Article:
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Physician Suicide is All Too Real

Walker, Graham, MD

doi: 10.1097/01.EEM.0000552793.87820.8d

Dr. Walker is an emergency physician at Kaiser San Francisco. He is the developer and co-creator of MDCalc (, a medical calculator for clinical scores, equations, and risk stratifications, which also has an app (, and The NNT (, a number-needed-to-treat tool to communicate benefit and harm. Follow him on Twitter @grahamwalker, and read his past columns at



I 'll be ashamedly and brutally honest: I always thought physician suicide was sad but ultimately someone else's nightmare. I've read the blog posts and tweets and lectures on physician burnout and the resident and medical student studies on depression and suicidality. I had mostly concluded, “Who didn't have a period where they felt depressed in medical school? Who didn't feel overwhelmed during internship?”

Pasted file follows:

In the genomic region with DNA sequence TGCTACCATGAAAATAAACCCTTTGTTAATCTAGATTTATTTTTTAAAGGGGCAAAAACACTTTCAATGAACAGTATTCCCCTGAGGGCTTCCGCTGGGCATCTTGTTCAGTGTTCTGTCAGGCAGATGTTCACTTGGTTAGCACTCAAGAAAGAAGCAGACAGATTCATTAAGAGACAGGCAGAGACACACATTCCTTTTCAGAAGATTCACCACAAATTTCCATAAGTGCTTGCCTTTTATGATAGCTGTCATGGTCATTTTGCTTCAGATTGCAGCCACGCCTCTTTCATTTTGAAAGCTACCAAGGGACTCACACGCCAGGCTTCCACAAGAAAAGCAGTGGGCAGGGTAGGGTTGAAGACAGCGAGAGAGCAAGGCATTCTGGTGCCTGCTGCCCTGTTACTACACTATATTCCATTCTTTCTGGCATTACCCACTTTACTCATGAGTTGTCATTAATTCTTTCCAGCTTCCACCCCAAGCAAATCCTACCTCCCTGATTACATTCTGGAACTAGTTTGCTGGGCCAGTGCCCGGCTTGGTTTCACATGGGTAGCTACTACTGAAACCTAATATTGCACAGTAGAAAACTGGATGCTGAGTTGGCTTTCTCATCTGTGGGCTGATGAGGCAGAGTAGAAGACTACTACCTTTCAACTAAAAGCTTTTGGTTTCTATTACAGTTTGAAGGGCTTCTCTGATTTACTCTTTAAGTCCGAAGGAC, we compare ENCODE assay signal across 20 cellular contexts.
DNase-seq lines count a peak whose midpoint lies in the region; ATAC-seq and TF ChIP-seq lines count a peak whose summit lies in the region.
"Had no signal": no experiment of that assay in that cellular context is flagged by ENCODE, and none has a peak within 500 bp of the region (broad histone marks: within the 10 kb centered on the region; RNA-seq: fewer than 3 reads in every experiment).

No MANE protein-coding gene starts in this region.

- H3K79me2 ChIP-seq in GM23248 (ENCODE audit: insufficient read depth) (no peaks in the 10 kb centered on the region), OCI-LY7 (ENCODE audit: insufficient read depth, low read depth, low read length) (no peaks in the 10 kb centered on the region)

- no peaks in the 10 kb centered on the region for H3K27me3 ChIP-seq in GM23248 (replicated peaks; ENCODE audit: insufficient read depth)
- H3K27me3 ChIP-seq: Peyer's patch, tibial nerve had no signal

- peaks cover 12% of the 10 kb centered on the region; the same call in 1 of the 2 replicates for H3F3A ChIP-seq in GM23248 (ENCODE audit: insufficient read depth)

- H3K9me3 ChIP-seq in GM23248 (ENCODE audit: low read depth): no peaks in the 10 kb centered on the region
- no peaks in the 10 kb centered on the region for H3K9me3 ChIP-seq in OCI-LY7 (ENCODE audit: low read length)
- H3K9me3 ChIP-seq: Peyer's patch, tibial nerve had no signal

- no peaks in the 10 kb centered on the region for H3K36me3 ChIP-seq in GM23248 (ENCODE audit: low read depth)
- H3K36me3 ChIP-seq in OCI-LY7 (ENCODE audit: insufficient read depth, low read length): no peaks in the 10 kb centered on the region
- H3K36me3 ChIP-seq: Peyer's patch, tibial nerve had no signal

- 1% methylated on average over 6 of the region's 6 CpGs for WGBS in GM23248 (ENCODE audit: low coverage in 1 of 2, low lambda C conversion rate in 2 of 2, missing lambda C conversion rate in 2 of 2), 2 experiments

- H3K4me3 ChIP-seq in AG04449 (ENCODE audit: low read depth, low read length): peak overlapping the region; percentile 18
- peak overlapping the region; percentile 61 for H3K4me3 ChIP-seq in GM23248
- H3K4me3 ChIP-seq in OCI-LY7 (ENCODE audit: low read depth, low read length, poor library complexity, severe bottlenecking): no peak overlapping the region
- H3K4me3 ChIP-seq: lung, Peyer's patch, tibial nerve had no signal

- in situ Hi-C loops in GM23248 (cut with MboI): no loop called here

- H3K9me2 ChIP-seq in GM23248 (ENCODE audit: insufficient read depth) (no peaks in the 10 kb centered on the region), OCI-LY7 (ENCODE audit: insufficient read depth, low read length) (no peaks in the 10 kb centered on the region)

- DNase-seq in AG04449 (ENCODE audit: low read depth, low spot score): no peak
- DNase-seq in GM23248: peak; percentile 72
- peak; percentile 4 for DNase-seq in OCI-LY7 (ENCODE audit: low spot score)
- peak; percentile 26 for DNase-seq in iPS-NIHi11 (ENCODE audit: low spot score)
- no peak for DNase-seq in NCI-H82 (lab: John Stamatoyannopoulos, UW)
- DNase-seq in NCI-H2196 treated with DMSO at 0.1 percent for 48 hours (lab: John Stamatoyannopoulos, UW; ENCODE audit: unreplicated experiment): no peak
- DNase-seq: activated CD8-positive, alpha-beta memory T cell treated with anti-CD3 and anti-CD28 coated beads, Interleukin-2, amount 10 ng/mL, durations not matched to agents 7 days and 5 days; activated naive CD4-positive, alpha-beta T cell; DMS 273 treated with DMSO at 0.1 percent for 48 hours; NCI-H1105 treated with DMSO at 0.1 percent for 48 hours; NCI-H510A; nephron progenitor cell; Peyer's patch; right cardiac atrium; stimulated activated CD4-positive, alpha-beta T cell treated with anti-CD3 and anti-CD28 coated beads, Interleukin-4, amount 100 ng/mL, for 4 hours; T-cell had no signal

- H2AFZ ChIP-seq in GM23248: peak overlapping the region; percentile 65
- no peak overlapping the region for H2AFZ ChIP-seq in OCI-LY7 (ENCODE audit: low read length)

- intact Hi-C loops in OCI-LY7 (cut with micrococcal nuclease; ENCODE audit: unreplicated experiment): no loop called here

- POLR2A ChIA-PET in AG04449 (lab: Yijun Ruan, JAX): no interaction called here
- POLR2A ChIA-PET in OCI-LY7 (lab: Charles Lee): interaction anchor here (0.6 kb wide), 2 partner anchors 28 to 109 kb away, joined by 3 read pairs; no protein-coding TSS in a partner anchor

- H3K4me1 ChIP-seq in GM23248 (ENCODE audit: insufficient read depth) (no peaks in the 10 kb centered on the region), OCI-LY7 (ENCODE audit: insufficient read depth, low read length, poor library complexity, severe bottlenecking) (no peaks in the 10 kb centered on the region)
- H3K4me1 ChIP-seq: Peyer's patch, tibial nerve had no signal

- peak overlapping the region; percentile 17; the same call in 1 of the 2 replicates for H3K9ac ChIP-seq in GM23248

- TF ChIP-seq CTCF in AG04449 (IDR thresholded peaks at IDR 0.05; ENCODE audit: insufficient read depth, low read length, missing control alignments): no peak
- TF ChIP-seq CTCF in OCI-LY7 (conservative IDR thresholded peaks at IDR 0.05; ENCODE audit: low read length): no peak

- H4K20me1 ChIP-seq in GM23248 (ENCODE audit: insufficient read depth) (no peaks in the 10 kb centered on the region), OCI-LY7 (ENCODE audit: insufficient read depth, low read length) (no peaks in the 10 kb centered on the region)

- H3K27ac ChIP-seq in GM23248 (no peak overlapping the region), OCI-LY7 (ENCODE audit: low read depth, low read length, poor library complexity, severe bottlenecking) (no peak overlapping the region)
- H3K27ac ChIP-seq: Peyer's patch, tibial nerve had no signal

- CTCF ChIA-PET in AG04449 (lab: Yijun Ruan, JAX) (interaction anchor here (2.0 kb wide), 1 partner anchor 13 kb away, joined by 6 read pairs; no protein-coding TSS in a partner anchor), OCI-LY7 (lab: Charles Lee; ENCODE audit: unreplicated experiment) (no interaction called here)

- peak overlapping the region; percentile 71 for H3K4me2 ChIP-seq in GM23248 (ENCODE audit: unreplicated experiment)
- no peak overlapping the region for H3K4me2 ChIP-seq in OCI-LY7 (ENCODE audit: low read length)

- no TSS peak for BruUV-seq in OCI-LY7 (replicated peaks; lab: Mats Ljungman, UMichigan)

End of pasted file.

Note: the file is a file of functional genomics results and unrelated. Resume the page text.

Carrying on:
I have even struggled with anxiety, and my father is a psychiatrist, but it just felt like people reporting depression or even suicidal thoughts was a bit much. I was skeptical.

Last month I was aimlessly scrolling through Facebook when I saw a classmate of mine from medical school comment on a blog post entitled “33 Orthopaedic Surgeon Suicides. How to Prevent #34” with the note, “We miss you and love you, my dear friend.” Scrolling down, I couldn't believe it: It was my classmate, Steve Ortiz. Steve killed himself last year.

Steve's picture stared back at me as I clicked through to the article. We weren't particularly close, but all of us in my tiny medical school class of 86 ended up spending at least a little bit of time together. Shocked, I read about his life and the challenging path he had taken since we parted ways in medical school—orthopedics residency and a spine fellowship—and sat in stunned disbelief.